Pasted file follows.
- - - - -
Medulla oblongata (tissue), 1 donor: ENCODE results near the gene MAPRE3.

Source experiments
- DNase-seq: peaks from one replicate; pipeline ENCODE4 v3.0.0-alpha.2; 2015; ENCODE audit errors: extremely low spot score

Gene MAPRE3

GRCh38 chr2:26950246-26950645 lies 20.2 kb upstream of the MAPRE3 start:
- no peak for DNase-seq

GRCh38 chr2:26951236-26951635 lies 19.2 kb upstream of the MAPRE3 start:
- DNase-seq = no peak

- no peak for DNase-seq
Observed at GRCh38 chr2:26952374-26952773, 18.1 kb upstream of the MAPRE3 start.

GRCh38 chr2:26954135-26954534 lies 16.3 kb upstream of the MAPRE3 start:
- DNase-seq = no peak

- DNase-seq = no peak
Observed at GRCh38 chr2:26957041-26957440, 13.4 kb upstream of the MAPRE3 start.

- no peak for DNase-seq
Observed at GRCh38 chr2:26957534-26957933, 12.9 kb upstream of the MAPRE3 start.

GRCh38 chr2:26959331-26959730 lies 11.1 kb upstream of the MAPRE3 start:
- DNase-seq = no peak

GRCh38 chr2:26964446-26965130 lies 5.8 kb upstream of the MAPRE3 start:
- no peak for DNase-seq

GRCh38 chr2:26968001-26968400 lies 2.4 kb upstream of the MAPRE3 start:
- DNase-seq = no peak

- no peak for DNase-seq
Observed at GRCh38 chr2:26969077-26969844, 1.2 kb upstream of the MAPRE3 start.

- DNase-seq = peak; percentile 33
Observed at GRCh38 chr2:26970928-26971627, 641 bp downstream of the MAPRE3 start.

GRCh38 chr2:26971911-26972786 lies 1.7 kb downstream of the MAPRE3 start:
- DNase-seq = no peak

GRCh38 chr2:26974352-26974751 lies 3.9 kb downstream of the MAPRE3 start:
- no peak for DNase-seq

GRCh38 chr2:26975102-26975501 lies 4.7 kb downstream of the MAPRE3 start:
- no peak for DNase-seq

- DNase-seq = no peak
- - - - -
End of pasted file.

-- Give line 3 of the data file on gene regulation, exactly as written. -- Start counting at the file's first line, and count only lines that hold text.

- DNase-seq: peaks from one replicate; pipeline ENCODE4 v3.0.0-alpha.2; 2015; ENCODE audit errors: extremely low spot score